Creating extraordinary early learning spaces – the building blocks of a brighter future
18 Nov 2020
We are living in exciting times. The Scottish Government’s commitment to increase funding for early learning and childcare (ELC) from 600 to 1,140 free hours per year is a huge step forward. By almost doubling the time available to all three and four year olds, and eligible two year olds, we can greatly improve children’s outcomes and help close poverty-related attainment gaps. This investment in all our futures is set to increase family resilience by improving the health and wellbeing of both children and their parents. It will also support parents’ aspirations to return to work, study or training.
Of course, this change means that we need to greatly increase the scope of ELC provisions right across Scotland. Aberdeen City Council has fully embraced the opportunity and is working extensively to rethink and remodel its provisions to expand the innovative delivery of learning through open play. At Halliday Fraser Munro, we’re delighted to be working with them on a vast range of projects from designing new build-nurseries to reconfiguring existing facilities to bring them in line with the latest educational thinking.
Thanks to progressive childcare policies in countries like Japan and Scandinavia, there is a terrific amount of knowledge about how to deliver the most stimulating and involving environments for learning and play that will improve the outcomes for all our children. Experiences in Scandinavia reveal the importance of using natural materials such as exposed wood in internal environments, which has been shown to reduce stress, They have also discovered the importance of outdoor spaces and barefoot learning where children get direct tactile experience of nature and overcome any fear of the natural world that can arise from being overly “protected” from it.
Another factor that is now a key part of the design of ELC spaces is the concept of removing barriers so children can move freely between learning spaces and where the interface between indoor and outdoor spaces is seamless. This gives them the freedom to explore naturally and assists in light-touch supervision. The ground-breaking Japanese kindergarten architect, Takaharu Tezuka also asserts that a lack of physical boundaries leads to fewer psychological divisions between the children and helps stamp out bullying. “When you make a boundary around a group, they make a hierarchy,” he says. “But when you take that away, there is no bullying, because there is no hiding place.”
The outdoor nursery we have developed in Duthie Park in Aberdeen is a particularly bold adoption of these principles. It, and another Halliday Fraser Munro project in Hazlehead Park, are the first nurseries of this kind in Scotland and the children attending them spend all their time outdoors, exploring in nature with landscaped learning areas. Features like dry riverbeds are more interesting places to learn about things like the movement of water than a sink or bowl. The focus is very much on natural play and features such as slopes, logs and mud pits have proven more involving than artificial plastic and man-made play structures. We even managed to discover an unused area of the park where the children can be given real freedom to explore things like den-building. The only building used on site is one of the park’s lodges which we have adapted sensitively, in line with its listed status, to provide a support hub for the staff with food preparation and changing facilities.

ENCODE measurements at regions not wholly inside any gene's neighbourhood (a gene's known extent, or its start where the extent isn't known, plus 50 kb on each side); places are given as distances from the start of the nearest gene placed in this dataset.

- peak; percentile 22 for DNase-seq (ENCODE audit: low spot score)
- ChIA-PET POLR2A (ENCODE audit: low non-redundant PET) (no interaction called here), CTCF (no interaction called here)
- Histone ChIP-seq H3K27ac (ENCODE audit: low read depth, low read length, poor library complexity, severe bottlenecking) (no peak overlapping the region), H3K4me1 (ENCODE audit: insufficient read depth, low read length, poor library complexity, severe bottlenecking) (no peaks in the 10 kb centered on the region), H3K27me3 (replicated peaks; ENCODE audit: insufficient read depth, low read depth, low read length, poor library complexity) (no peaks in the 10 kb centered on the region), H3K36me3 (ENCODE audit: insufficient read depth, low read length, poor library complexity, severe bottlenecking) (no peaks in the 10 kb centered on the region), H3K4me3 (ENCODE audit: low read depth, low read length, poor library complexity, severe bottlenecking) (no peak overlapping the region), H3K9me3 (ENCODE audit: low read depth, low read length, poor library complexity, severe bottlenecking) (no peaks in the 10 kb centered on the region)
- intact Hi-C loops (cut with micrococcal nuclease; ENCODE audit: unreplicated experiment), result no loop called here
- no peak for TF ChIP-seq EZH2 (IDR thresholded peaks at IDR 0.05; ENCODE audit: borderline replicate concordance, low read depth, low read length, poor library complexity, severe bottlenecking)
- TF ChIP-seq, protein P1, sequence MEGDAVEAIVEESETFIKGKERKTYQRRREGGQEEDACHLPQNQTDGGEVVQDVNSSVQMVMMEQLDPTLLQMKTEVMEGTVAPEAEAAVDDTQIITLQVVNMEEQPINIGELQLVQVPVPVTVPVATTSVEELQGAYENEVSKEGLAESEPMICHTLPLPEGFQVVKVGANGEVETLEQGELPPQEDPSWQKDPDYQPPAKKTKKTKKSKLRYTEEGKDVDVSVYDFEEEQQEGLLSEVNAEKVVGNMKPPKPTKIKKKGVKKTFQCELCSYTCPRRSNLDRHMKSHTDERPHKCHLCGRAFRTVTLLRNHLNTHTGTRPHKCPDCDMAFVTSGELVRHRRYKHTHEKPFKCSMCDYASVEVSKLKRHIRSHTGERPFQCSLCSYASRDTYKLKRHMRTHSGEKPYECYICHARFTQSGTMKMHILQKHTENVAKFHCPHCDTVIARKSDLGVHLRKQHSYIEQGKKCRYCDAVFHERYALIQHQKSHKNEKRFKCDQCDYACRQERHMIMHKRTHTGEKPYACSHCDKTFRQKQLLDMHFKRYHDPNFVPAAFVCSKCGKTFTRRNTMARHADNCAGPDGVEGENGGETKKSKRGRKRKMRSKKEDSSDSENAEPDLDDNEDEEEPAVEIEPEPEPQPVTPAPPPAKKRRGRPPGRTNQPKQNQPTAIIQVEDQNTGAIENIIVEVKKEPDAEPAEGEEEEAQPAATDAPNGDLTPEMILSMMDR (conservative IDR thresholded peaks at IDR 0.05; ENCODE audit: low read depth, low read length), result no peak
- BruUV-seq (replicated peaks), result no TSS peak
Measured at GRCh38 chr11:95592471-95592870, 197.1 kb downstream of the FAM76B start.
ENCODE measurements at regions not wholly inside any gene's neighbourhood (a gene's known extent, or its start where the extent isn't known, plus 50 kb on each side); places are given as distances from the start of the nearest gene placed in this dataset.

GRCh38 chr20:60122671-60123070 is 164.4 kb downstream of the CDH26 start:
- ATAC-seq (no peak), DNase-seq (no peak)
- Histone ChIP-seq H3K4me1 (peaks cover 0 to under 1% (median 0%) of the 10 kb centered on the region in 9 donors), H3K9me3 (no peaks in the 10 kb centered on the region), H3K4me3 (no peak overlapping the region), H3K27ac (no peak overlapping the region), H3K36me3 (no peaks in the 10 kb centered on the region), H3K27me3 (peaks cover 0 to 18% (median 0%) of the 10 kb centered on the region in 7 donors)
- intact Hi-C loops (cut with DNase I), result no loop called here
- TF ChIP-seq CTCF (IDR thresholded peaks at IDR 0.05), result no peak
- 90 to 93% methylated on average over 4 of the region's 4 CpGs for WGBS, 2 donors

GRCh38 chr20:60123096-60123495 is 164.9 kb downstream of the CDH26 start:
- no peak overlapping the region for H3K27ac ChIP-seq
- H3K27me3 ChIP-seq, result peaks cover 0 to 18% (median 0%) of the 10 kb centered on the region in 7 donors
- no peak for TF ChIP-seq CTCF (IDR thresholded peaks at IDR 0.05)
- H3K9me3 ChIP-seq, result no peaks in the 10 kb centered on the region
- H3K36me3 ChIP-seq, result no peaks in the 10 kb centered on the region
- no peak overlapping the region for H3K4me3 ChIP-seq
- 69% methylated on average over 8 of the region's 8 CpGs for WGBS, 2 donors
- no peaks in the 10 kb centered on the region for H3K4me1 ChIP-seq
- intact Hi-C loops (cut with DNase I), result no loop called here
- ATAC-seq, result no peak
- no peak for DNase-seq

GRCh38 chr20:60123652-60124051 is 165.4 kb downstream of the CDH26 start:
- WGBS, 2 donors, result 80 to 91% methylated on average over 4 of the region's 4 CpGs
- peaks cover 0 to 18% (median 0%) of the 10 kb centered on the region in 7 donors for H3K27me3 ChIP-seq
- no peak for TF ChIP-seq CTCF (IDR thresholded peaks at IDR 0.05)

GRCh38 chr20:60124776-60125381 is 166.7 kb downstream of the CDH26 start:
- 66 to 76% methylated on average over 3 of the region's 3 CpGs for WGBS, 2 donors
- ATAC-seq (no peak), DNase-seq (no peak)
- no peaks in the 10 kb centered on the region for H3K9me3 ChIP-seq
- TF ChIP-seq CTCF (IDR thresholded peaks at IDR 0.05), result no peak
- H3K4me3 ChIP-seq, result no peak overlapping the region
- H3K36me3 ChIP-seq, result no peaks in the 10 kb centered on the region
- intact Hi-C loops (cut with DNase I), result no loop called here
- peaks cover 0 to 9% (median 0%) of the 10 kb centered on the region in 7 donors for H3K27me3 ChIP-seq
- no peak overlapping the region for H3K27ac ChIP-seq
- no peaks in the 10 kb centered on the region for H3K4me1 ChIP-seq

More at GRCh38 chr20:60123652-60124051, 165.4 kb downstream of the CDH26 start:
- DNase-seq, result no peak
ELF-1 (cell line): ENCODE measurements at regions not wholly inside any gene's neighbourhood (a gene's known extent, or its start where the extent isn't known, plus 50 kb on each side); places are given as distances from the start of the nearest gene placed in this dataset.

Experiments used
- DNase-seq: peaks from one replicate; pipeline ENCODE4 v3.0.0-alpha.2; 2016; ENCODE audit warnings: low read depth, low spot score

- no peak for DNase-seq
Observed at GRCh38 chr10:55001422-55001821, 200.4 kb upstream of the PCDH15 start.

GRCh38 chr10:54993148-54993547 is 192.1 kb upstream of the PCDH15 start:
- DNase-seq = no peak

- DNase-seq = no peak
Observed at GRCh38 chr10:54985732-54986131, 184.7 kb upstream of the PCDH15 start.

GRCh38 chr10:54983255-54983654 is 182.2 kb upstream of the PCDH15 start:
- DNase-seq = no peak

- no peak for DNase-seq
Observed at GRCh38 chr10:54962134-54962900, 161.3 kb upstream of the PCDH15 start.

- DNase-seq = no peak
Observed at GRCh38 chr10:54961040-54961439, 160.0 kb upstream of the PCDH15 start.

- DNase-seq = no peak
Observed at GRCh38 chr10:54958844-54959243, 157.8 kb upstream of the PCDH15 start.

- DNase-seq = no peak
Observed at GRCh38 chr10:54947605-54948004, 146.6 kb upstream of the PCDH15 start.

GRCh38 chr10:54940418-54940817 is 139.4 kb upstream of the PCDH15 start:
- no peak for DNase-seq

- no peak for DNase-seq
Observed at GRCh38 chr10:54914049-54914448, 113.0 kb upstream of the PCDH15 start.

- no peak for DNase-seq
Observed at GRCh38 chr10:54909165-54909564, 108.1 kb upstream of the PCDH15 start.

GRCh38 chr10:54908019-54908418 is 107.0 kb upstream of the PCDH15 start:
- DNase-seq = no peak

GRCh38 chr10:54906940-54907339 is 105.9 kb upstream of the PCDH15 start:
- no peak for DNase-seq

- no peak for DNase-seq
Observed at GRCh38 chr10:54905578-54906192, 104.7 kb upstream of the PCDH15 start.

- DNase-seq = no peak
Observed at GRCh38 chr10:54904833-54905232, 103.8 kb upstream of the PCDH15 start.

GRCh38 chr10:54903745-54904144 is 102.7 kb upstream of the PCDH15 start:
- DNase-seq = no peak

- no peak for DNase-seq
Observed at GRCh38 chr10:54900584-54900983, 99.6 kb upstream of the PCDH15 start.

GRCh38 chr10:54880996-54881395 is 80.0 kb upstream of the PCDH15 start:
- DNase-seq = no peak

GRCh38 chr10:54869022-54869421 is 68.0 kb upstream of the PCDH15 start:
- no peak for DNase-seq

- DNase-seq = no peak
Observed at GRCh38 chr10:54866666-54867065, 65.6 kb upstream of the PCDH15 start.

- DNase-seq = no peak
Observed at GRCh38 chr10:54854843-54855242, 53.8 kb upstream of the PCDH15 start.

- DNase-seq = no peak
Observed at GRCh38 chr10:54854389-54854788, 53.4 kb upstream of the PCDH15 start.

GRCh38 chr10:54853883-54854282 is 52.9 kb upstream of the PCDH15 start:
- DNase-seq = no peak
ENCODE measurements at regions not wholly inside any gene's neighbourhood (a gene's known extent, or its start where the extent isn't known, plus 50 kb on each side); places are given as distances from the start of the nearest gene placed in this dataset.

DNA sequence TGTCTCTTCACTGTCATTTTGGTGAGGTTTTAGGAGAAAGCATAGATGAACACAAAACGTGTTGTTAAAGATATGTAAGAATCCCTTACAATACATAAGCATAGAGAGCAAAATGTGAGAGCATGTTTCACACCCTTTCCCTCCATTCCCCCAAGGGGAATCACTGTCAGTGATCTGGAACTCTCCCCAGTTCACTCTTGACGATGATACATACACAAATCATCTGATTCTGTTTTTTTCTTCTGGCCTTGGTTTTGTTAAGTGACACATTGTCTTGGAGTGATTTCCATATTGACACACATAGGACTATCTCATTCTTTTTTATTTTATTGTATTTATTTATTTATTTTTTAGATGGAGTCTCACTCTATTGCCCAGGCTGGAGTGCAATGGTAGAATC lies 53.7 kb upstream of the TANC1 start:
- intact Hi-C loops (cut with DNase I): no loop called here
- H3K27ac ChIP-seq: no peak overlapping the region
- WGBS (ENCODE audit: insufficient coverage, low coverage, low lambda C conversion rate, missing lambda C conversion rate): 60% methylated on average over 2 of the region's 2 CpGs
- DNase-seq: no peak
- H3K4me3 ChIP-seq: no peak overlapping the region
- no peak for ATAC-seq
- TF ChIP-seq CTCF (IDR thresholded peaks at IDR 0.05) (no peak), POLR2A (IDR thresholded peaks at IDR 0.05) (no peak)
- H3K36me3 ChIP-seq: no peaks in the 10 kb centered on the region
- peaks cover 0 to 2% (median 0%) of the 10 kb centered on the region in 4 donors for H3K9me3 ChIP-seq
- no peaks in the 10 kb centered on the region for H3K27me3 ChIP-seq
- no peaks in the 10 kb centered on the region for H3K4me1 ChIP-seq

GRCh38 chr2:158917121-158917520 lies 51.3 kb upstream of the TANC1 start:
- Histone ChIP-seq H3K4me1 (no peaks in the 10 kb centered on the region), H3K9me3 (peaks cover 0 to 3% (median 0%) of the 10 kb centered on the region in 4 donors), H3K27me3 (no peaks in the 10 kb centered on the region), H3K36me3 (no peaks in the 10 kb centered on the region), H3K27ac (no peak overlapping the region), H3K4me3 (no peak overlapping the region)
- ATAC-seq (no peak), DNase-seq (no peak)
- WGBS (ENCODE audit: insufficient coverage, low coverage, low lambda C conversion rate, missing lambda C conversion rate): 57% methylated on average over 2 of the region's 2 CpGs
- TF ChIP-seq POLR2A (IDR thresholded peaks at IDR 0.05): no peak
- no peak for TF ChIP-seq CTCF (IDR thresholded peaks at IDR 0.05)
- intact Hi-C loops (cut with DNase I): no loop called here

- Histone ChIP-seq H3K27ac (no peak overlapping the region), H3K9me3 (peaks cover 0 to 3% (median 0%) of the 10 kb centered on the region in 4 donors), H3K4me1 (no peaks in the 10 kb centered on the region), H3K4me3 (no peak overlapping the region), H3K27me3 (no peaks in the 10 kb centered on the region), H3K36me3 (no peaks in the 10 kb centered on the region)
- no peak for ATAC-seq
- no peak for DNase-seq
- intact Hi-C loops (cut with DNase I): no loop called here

Of course, we don’t always get to design on such a blank canvas and we have undertaken a number of projects that have taken place alongside traditional buildings. Our pre-school design at Woodside had to sit comfortably alongside large Victorian granite buildings and harmonise with the surrounding conservation area. Creating the nursery at Robert Gordon’s College presented us with similar challenges but we transformed what was a very traditional building using very simple natural wood finishes and white walls to create an open, contemporary ELC space.
It’s important to remember that designing for such young people makes it difficult to get direct insight and feedback from the people you are creating spaces for, so it requires a greater degree of imagination. Putting yourself in smaller shoes and looking at the world with a much lower eyeline. It also helps to collaborate closely with education professionals who have spent their working lives understanding and exploring the principles of early learning and play. At Halliday Fraser Munro, we have been lucky to work with Juliet Robertson whose Aberdeen based consultancy Creative Star Learning is an invaluable resource in understanding the psychology and needs of young learners and their teachers.
It’s a huge privilege to be shaping the future of the next generation. ELC spaces are invariably the first places children spent any significant time outside the home so it’s an environment that will shape their destiny. The new extended provisions also mean that some children will be spending a substantial part of their early lives in these spaces. Knowing this, Aberdeen City Council have prioritised the provision of ELC facilities in their most deprived areas. We share their determination to deliver the very highest standards of design and building quality to ensure that every community can take real pride in these buildings, knowing that they are giving their children the very best possible start in life.
By Yunming Thomson, Design Director